Pre-PC merger plans of both PRR and NYC were more realistic. Specifically how NYC wanted to merge with C&O and B&O and PRR sought merger with N&W and Wabash (WAB). One of his contentions is that these mergers would have created far more successful railroad systems and in fact, would have created a situation in the Northeast akin to what we have now in the post Conrail era with the routes absorbed by Norfolk Southern (NS) and CSX respectively.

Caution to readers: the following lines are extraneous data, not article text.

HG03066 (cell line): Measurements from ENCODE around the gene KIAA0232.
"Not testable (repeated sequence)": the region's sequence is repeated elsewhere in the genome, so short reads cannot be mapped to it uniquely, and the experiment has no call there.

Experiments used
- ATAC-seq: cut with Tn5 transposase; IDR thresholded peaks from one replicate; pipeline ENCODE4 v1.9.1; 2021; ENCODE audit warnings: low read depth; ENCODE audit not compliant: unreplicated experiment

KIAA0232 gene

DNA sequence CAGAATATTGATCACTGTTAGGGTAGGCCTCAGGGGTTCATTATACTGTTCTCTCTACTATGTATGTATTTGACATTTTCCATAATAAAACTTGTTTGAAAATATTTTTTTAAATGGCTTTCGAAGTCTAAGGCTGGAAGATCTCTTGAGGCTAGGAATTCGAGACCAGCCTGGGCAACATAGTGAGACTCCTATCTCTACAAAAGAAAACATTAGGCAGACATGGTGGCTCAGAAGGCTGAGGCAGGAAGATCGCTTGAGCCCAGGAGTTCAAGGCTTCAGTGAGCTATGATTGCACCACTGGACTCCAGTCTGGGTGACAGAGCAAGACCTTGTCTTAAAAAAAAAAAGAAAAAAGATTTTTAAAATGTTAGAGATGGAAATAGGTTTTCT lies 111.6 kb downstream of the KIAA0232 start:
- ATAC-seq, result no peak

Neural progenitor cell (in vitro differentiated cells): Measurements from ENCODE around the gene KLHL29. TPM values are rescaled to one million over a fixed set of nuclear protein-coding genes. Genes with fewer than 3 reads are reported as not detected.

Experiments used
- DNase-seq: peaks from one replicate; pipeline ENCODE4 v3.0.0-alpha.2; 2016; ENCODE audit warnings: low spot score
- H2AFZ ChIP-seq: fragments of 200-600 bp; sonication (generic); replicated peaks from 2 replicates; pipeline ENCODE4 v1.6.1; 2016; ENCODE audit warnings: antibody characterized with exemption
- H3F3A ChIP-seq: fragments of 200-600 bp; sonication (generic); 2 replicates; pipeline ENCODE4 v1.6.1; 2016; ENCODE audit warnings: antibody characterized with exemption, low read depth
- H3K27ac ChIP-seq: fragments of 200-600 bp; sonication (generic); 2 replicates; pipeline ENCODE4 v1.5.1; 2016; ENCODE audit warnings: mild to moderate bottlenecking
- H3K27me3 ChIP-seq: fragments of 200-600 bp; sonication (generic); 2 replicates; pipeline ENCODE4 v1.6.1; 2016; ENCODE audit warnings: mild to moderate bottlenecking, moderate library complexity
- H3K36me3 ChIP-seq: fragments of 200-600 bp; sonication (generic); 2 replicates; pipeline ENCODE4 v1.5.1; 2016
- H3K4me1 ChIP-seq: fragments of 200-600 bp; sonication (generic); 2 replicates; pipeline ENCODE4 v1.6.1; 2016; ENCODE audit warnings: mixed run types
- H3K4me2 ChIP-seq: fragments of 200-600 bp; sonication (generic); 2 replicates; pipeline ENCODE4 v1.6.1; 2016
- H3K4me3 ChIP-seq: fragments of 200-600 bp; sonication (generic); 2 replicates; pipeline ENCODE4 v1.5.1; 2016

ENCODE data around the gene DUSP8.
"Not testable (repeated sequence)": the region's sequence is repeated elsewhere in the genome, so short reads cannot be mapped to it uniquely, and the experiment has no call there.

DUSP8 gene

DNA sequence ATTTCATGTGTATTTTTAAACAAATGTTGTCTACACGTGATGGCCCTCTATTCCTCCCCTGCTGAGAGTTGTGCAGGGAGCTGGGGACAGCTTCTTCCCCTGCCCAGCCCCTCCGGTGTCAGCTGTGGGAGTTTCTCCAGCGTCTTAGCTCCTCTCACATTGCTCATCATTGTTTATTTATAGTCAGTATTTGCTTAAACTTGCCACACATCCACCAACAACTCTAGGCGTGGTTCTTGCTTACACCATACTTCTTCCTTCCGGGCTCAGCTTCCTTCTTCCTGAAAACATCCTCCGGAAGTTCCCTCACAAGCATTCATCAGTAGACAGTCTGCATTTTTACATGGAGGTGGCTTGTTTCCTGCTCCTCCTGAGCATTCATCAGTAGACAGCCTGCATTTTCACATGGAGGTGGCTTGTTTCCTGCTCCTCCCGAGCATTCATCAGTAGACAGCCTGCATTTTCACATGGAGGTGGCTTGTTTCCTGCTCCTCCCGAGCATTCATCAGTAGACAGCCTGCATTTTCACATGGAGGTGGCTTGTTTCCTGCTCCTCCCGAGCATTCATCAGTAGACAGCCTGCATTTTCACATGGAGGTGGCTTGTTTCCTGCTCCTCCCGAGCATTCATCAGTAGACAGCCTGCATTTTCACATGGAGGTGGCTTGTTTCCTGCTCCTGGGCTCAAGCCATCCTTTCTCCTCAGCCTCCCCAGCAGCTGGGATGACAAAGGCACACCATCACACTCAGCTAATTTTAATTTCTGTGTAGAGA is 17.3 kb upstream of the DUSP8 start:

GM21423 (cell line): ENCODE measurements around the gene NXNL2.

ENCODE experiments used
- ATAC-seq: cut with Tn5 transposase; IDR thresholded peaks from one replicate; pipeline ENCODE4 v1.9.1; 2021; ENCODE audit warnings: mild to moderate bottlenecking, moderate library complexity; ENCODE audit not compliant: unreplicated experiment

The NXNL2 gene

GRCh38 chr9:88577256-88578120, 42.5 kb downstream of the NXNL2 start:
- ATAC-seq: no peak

N&W got control of EL, and Delaware & Hudson (D&H) BECAUSE OF the PC merger. I have read “Wreck of the Penn Central, and all this was in preparation of the merger. D&H bridged lots of PRR traffic to New England. In this case, let’s try another what if. Buck Dumaine had proposed a Bangor and Aroostook (BAR)– Maine Central (MEC)– Boston & Maine (B&M)-D&H combination. He may have tried for EL too, especially if he got some concessions from any combination of PRR, NYC, C&O, or N&W. Those concessions being given redundant lines (due to the merger) to strategic locations. I agree that there were too many other stragglers namely, LV, Central Railroad of New Jersey (CNJ), NH, L&HR, RDG, etc. Although PRR-N&W and NYC-C&O finally happened (Conrail split), mind this was after the laws changed. This allowed the excess lines to be merged. Perhaps these smaller lines could exist as “short lines” and work with others to create efficient “alphabet routes”.